ANT 325 FORENSIC ANTHROPOLOGY
Prerequisite: ANT 324. Forensic applications of the recovery and identification of human skeletal remains. Determination of age, sex, and ancestry. Also taphonomy, differentiating human from animal remains, analysis and significance of traumas, and search and recovery techniques. Offered spring only.
ANT 326 THE HUMAN FOSSIL RECORD
Prerequisite: ANT 100. Human evolution as derived from the fossil record examination of major fossil hominid discoveries, their interpretation, and their place in the development of the human species. Offered spring even years.
ANT 327 INTRODUCTION TO MEDICAL ANTHROPOLOGY
3, 3/0; NW14
Prerequisite: ANT 101. An overview of the history and development of concepts and practices of medicine worldwide. Theories and procedures in illness, sickness, health and well-being in and from a variety of cultural perspectives, historical and contemporary, East and West. Stone Age, folk, shaman, traditional Western and herbal medicine, including healing and religion, homeopathy, and anthropological study of health-care institutions. Offered occasionally.
Equivalent Course: HEW 327
ANT 329 WORLD PREHISTORY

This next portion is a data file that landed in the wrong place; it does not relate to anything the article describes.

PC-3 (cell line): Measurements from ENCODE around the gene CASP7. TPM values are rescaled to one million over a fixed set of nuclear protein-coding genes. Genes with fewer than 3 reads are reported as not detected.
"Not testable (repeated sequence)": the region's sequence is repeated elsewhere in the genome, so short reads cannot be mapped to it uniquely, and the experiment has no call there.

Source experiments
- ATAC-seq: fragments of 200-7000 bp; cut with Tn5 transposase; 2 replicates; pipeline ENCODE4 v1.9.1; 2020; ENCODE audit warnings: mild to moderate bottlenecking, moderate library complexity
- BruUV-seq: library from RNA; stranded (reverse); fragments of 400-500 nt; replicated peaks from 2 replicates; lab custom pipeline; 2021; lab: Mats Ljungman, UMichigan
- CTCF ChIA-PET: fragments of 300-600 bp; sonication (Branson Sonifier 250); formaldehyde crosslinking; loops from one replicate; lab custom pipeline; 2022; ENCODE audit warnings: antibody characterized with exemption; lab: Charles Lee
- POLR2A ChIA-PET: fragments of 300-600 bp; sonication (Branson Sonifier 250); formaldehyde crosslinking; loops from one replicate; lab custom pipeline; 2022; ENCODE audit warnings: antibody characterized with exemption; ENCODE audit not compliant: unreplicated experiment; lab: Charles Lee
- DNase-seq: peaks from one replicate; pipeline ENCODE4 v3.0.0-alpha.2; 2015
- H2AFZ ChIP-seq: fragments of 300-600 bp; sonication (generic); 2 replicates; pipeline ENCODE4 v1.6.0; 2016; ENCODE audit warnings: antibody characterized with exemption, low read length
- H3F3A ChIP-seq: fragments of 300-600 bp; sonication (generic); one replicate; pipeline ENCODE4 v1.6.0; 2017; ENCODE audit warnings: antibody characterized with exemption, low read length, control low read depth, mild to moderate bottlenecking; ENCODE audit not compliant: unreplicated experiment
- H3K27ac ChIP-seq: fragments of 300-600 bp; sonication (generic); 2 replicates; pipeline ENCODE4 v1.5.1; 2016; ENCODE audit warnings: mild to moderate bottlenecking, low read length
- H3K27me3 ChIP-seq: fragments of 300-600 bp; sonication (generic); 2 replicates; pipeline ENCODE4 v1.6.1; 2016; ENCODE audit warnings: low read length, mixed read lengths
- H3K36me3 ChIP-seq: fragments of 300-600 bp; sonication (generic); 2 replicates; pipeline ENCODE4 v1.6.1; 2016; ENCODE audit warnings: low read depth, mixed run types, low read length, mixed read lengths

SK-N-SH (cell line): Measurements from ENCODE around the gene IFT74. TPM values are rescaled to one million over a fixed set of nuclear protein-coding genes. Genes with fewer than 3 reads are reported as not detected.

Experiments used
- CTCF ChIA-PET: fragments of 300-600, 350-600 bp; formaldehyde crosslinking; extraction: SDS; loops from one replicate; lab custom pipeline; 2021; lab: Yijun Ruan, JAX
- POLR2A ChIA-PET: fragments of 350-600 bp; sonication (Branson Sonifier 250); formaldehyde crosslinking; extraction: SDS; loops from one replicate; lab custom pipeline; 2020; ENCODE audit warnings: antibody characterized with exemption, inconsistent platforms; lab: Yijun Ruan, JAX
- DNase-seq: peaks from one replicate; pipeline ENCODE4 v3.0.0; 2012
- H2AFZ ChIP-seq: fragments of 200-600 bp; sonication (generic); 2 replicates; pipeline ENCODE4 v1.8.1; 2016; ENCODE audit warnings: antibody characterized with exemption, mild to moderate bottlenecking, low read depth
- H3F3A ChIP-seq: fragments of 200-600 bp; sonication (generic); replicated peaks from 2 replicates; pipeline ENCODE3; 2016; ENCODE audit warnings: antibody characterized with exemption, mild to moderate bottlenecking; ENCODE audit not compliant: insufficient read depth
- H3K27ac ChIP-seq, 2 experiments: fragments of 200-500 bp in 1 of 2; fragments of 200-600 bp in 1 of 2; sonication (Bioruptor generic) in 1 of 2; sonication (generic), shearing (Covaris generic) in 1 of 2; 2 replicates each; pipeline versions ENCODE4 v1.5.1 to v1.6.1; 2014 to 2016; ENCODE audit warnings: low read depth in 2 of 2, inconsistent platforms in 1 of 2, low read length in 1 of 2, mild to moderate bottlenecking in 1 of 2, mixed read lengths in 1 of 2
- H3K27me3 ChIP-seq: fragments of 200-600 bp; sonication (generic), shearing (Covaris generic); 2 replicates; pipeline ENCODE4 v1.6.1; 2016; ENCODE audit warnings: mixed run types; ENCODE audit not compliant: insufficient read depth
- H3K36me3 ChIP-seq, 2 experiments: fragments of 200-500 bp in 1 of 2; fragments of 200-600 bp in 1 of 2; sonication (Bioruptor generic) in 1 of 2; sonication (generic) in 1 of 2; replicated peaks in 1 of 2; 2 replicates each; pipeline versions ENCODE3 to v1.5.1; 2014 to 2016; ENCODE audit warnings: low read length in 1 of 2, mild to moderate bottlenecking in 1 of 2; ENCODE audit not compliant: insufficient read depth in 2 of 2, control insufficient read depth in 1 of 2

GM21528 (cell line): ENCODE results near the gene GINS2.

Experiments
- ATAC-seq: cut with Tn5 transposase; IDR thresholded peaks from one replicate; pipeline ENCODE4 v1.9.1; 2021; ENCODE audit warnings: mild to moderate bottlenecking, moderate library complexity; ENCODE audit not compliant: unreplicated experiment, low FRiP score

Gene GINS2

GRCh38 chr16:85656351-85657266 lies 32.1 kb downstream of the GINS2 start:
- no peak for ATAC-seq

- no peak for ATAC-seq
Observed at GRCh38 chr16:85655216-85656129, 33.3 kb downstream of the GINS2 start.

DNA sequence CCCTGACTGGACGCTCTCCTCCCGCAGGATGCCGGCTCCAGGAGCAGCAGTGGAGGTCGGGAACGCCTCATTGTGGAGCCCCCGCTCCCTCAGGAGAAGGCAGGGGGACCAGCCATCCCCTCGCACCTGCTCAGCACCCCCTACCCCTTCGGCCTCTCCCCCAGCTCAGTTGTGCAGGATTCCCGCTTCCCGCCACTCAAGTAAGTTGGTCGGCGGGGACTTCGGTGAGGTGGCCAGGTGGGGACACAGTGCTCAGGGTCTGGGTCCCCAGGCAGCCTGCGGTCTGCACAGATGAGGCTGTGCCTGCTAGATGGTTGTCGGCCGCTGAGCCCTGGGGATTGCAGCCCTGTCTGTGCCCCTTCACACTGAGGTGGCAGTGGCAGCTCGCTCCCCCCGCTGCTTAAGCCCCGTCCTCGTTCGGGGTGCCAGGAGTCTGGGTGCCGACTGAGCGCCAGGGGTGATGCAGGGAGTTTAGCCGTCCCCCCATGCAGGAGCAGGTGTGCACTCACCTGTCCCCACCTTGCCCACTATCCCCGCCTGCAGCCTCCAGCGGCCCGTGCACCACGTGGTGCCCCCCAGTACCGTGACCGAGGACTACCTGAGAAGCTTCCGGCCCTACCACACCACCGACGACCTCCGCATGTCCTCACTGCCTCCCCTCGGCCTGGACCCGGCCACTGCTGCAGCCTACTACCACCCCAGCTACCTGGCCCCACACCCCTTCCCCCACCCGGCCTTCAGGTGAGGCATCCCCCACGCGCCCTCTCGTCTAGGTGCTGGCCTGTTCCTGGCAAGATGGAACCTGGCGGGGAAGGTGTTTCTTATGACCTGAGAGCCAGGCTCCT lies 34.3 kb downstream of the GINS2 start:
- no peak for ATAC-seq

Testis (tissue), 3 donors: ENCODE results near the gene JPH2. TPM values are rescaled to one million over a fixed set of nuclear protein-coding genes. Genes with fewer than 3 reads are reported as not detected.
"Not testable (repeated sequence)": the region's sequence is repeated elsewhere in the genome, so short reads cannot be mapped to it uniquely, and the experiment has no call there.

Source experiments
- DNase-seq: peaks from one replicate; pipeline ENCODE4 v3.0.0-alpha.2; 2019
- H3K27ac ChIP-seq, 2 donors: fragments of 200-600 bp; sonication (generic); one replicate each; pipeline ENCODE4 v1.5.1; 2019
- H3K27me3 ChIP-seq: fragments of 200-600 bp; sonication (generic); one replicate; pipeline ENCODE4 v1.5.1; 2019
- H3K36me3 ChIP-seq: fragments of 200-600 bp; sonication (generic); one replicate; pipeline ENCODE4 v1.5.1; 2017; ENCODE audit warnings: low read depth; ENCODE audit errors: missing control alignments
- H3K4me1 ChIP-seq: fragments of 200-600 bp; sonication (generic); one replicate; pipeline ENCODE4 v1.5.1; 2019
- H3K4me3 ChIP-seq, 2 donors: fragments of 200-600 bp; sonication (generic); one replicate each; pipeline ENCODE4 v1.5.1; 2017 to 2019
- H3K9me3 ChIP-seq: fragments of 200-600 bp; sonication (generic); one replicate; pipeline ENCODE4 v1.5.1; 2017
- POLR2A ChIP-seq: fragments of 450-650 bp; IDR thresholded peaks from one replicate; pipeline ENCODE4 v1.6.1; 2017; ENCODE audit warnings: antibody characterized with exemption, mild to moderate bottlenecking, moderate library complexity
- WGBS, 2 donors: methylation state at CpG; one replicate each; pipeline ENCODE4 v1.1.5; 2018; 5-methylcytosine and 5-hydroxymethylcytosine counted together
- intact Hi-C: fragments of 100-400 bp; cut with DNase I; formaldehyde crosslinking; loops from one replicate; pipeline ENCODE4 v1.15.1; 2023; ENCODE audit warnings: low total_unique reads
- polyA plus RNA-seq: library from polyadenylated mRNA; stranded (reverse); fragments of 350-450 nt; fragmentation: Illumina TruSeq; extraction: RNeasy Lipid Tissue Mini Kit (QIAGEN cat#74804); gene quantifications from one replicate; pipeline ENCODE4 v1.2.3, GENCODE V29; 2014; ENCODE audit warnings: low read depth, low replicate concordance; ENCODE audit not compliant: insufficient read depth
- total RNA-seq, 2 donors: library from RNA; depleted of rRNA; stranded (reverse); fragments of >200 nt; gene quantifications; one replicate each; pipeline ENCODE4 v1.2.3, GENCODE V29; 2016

3, 3/0; NW14
Prerequisite: ANT 100. An overview of the major developments in human culture as inferred from the archaeological record. Past cultures of hunter-gatherers, the first farmers, and early civilizations will be described as well as their legacy for the modern world. Offered summer odd years.
ANT 330 INDIGENOUS HAWAIIANS
3, 3/0; DI14, NW14
Prerequisites: ANT 100 or ANT 101. Lifeways of the original inhabitants of the Islands of Polynesia, especially the Hawaiian archipelago. Origins, geography/ecology, cultural identity and agency, political struggles from the 10th century to today of Indigenous Hawaiian peoples using archaeological, historical documents, and oral tradition evidence. Representations of Indigenous Hawaiians originating inside and outside the region. Encounters and transformation by first inhabitants, explorers, missionaries, colonists, and recent global flows of people. Modern sovereignty movements, reclamation of sacred landscapes, and the return of cultural meanings associated with hula and surfing. Offered biennially in Spring semester.
ANT 332 GENDER AND ARCHAEOLOGY
3, 3/0; NW14
Prerequisites: ANT 100 or instructor permission. Gender, sex, cultural construction of gender roles, alternative genders, impact of gender roles on social structure, and reflection of gender and gender roles on the material culture of past human societies. Archaeological evidence of gender including art, iconography, burial patterns, human remains, settlement patterns, architecture, and craft production.